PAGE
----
Major Threat(s):

The threat to Small-Clawed Otter is similar to that of Smooth-Coated and Eurasian otters. Throughout Asia the potential threat to its continued survival is destruction of its habitats due to changing land use pattern in the form of developmental activities. In many parts of Asia, the habitats have been reduced due to reclamation of peat swamp forests and mangroves, aquaculture activities along the intertidal wetlands and loss of hill streams. In India the primary threats are loss of habitats due to tea and coffee plantations along the hills, in the coastal areas loss of mangroves due to aquaculture and increased human settlements and siltation of smaller hill streams due to deforestation. Increased influx of pesticides into the streams from the plantations reduces the quality of the habitats.  The next important threats to Asian Small-Clawed Otter are reduction in prey biomass due to over-exploitation, which make its remaining habitats unsustainable. Pollution is probably the single most factors causing decline in the population of many fish species (Dehadrai and Ponniah 1997). Reduction in prey biomass affects otter population, and organochloric and heavy metal contamination interferes with their normal physiology leading to the decline in population. The threats to Small-Clawed Otter is prominent in its western range so much so that since last 60 years its range has been shrunk considerable moving west to east from Himachal Pradesh to Assam (Hussain 2007). Once common in the mangroves of east Calcutta and Sunderbans (Sanyal 1991) now it is believed to be locally extinct. It is likely that the present range boundary at the western limit is Assam and in the Western Ghats of Southern India.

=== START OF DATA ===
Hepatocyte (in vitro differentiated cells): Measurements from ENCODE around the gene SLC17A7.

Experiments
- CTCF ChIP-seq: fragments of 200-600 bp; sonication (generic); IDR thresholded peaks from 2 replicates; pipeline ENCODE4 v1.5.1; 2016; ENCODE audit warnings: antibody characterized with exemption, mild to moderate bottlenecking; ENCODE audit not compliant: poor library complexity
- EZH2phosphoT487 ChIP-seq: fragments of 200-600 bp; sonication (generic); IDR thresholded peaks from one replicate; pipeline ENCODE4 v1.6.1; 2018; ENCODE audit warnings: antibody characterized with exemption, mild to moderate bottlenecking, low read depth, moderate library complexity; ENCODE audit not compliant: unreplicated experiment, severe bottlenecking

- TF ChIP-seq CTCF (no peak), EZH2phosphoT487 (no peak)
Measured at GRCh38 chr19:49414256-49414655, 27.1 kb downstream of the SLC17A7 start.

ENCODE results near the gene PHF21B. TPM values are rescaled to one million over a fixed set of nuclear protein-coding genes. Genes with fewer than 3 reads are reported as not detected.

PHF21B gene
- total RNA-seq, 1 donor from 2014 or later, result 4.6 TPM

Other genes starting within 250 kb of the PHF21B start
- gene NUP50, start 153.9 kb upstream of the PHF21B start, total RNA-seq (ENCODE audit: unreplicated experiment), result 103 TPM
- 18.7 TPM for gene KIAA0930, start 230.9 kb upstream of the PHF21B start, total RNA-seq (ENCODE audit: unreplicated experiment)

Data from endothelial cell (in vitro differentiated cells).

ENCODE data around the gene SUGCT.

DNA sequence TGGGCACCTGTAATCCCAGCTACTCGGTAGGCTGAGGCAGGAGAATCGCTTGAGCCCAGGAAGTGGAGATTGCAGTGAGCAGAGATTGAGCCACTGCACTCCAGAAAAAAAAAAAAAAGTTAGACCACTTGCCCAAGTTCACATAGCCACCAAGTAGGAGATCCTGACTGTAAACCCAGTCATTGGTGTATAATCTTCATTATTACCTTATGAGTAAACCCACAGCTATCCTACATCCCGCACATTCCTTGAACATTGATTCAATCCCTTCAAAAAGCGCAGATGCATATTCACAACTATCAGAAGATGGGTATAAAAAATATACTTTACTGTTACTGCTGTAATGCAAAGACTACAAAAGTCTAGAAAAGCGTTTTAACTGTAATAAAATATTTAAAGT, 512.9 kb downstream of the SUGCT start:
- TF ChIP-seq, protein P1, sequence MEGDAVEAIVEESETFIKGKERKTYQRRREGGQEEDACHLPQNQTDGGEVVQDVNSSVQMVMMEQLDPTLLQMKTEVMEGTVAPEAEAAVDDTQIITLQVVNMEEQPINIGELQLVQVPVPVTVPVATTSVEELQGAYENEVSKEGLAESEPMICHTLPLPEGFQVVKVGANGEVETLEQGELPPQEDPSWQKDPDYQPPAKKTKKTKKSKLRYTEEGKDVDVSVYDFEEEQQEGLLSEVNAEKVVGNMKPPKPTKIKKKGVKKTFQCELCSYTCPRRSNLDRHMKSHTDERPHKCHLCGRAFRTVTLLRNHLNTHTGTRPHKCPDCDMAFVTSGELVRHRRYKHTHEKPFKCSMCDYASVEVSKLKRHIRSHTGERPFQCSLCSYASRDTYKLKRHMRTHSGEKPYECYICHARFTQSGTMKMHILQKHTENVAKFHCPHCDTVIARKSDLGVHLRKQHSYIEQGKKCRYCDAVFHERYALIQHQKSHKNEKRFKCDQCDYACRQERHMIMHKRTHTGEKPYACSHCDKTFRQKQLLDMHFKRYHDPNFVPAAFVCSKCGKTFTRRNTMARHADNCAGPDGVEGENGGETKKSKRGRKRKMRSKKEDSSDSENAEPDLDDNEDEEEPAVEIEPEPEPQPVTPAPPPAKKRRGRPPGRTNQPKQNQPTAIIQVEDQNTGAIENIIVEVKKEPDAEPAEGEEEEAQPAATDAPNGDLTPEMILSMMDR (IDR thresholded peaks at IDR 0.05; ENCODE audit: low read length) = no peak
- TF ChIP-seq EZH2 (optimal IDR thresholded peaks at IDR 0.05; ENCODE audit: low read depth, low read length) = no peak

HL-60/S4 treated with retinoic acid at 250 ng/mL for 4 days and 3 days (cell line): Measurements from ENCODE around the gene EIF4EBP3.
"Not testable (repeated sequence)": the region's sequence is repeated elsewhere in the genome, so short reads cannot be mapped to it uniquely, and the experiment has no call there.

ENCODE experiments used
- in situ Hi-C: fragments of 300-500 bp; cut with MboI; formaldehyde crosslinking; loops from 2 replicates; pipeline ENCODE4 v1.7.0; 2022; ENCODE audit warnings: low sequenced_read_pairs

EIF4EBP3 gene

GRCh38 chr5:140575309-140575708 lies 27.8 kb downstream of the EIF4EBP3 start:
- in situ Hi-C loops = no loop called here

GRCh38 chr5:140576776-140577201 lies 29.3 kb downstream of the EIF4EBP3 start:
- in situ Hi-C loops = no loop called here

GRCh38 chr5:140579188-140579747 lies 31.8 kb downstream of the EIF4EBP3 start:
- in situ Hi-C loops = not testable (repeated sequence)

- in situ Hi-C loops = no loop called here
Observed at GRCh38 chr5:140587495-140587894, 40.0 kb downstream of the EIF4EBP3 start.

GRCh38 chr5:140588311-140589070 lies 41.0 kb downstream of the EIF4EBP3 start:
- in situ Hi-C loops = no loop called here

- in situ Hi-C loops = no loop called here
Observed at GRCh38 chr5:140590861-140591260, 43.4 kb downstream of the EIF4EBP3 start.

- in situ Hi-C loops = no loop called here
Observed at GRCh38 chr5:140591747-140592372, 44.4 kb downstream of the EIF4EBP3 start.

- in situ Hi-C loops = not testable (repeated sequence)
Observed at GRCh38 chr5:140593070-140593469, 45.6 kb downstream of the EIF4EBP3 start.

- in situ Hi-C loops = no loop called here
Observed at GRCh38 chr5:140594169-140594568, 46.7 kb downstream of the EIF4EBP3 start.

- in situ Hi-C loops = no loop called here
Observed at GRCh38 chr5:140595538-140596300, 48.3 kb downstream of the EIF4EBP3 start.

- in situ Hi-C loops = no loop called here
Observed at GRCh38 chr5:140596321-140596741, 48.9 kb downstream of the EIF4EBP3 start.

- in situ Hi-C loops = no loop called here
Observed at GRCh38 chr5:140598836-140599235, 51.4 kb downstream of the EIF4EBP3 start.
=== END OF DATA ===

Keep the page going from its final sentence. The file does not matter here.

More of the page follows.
Conservation Actions:

 Since 1977, the Asian Small Clawed Otter is listed on Appendix II CITES which indicates that the species is not necessarily threatened with extinction, but the trade on its pelt must be controlled in order to avoid utilization incompatible with their survival. However, most range countries are not able to control the clandestine trade leading to extensive poaching. Nevertheless, it is a protected species in almost all the range countries which prohibits its killing. The Asian Small-Clawed Otter is once common in the streams and wetlands of south and south east Asia is now restricted to a few Protected Areas. Creation of networks of Protected Areas, identification of sites as wetland of national and International importance under Ramsar Convention has to some extent halts the degradation of its habitat.  Over the years the Otter Specialist Group has developed a cadre of biologist across Asia to conduct field surveys and has popularize otter conservation by promoting otter as ambassador of the wetlands. However, concerted effort to conserve this species is needed. For the long term survival of the species, policy based action, research on factors affecting its survival, habitat based action on creation and where required expansion of protected areas and communication and awareness building actions are needed.